David Jackson will be remembered by family, friends and customers alike as a kind-hearted and knowledgeable man who ran a family business that has been part of Watford life for more than 140 years.

The director and fourth generation of the family to run Jackson Jewellers in The Parade died on New Year’s Eve following health complications, aged 82.

Born in Watford in July 1938, David was educated at St Martin's School in Northwood before attending Haileybury School in Hertford.

He signed up for the Royal Marines reserves and attended a two-week course during the summer holidays of 1956 to ensure he would get into the UK’s commando force when called up for National Service.

David received his call-up papers in 1957 and during the next two years he took part in a military exercise in Libya and competed in the Royal Tournament.

“I think he quite enjoyed it,” said David’s son Dan. “It must have been physically and mentally demanding, and I’m sure he would have loved the challenge.”

Watford Observer: David Jackson joined the Royal Marines for his National ServiceDavid Jackson joined the Royal Marines for his National Service

David remained a Marine reservist and wanted to become a vet when his National Service ended. However, the death of his father, who was also named Dan Jackson, meant he had to take another course and help his mother in the family business, which dates back to 1876. It was the start of a relationship that was to last more than 60 years.

Recalling his grandmother Edith, who was widely known as Nancy, Dan said: “She was a formidable lady and businesswoman, who was very proud of her son working alongside her.”

Dan worked happily alongside his father for more than 35 years and believes the secret to their successful relationship in the shop lay in their ability to combine their individual strengths and qualities.

He said: “If you ask our staff they would say we were a little bit of a double act.

"There would be the cheeky young son giving his dad some banter, but letting his father have the last word, bowing down to his superior knowledge.

“There were obviously ups and downs as anyone who works in a family business would understand. We did things slightly differently which was probably the key to our successful partnership. We worked together well.

“He was a fellow of the gemmology association and so his knowledge and expertise on jewellery was excellent and he loved to research the history behind things.”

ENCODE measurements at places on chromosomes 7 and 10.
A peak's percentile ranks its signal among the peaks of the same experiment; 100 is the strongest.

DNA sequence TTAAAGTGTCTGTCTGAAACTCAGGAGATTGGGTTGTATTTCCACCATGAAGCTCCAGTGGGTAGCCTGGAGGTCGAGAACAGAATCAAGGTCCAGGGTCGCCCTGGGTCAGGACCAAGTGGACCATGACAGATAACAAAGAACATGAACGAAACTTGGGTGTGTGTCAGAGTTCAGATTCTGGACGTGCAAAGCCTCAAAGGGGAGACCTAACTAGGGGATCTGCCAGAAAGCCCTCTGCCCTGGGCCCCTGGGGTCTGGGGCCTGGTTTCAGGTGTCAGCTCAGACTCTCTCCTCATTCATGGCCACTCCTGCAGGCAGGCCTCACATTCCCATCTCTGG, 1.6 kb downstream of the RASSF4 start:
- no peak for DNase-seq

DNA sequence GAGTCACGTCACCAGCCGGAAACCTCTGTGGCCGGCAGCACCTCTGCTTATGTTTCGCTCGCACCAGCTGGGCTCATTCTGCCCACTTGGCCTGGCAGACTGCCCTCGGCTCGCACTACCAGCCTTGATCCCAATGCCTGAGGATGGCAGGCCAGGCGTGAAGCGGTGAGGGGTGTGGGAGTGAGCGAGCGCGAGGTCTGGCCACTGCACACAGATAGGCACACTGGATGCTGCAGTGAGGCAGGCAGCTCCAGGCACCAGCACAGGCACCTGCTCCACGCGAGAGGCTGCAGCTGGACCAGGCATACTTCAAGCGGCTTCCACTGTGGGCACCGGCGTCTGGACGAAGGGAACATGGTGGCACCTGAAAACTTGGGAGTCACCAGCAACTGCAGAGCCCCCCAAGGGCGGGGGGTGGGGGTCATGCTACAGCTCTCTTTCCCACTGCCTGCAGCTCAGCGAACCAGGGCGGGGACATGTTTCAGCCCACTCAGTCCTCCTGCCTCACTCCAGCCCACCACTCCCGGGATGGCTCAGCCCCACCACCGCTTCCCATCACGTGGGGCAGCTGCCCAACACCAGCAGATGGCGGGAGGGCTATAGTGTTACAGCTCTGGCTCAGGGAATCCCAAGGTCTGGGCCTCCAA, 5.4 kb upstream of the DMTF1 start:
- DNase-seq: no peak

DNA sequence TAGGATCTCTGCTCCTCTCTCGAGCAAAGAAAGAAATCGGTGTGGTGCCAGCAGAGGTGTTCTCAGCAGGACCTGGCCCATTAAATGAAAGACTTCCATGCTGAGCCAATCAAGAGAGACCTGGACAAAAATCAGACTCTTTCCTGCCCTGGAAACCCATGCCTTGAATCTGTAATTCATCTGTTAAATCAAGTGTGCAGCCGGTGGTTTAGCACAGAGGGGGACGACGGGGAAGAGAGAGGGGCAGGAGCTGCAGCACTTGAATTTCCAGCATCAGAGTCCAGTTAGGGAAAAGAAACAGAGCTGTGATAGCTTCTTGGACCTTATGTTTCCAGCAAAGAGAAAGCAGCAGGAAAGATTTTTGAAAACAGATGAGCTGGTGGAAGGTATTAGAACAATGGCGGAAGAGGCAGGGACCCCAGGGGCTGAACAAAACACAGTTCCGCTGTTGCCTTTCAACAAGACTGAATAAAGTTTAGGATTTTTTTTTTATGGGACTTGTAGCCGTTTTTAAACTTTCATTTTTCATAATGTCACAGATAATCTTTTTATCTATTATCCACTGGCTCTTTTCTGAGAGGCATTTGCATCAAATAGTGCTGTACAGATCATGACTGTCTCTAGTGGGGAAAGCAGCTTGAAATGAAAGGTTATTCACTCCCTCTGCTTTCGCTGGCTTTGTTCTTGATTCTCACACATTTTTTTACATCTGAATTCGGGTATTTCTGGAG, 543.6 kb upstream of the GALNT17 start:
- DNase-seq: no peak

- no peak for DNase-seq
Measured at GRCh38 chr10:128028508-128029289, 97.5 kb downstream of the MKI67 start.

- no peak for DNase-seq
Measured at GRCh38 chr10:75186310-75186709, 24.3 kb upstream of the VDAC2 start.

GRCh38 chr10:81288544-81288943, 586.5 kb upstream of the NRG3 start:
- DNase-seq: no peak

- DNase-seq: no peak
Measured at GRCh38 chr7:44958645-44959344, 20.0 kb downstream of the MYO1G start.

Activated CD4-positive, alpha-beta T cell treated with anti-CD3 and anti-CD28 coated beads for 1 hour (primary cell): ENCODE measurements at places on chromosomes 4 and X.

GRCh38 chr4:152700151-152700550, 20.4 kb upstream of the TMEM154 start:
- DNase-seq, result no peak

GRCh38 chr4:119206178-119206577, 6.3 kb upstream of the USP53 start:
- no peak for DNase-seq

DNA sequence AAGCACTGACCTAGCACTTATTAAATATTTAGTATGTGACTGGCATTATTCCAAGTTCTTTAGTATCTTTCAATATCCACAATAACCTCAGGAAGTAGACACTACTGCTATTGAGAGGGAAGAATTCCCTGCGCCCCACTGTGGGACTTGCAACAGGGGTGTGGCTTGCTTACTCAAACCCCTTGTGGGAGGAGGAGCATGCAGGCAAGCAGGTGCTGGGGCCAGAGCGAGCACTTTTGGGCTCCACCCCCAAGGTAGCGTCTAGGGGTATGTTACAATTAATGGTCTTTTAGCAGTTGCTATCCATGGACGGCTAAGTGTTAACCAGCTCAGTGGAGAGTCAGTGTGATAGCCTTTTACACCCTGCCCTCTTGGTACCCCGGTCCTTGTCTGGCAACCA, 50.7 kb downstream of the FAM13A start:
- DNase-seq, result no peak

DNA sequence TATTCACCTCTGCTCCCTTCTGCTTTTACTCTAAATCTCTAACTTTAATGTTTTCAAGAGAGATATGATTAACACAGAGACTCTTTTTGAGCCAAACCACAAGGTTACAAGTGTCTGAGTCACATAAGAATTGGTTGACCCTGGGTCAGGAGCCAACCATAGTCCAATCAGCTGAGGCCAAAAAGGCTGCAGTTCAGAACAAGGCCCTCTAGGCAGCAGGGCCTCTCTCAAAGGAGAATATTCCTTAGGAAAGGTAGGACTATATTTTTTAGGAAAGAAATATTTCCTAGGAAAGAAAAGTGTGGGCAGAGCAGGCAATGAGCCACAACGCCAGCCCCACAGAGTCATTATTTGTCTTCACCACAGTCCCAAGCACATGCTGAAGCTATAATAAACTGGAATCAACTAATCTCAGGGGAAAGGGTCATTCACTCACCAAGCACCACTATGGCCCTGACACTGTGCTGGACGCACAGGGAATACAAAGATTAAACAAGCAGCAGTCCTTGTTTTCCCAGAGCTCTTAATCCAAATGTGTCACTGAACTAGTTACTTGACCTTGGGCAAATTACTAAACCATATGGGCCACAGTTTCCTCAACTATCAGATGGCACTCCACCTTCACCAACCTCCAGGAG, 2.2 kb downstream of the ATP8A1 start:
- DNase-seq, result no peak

In addition to his love of history and reading, David enjoyed walking, cooking, gardening, nature and his family. He was also a huge rugby fan and coached Chiltern RFC to three unbeaten seasons.

Dan recalled some light-hearted occasions that showed the humorous side of his father’s personality.

He smiled: “There was a genuine crystal ball, which was in the shop for valuing and so happened to be in my father’s hand at the time, when a lady came into the shop and asked ‘is my watch ready for collection?’

“She gave him no name or details and so my father said ‘you would like to know if your watch is ready for collection?

"Hesitating, he looked into the crystal ball and paused and then said ‘no, I’m afraid not’. With that the customer said ‘thank you very much’ and walked out of the shop.”

Another episode Dan remembers fondly involved a chainsaw.

He explained: “My sister was in the business at the time and had decided to do an 'alternative' display of chains hanging off a chainsaw, so it happened we had a chainsaw in the shop at that time. A big hairy biker chap came into the shop and said ‘I want my ring cut off’.

"To which my father promptly replied ‘I’ll just go and get the chainsaw then’, which he duly did and returned trying to start it up. The horror on this chap’s face was a picture.”

David will also be remembered for his adverts in the Watford Observer which have been a back page feature of this newspaper for many years.

Dan believes they were started by his grandfather and said: “My father’s advert had an avid following and lots of people would complement and write in about them. They were always topical with a little bit of humour.”

David is survived by his wife Nikki, daughter Sarah, sons Dan and Andrew and stepdaughters Domi and Mickie. He also leaves six grandchildren – Giorgia, Gabriella, Lilli, Ella, Kyme and Ewan – five step grandchildren - Theo, Chloe, Henry, Arabella and Gray – and one great granddaughter Rosalba.

Anyone who wishes to make a donation in David’s memory can do so to the Woodland Trust or to Motor Neurone Disease through funeral directors M.K.Ginder & Sons, 42 Vicarage Road, Watford, Herts WD18 0EN Tel:01923 448525.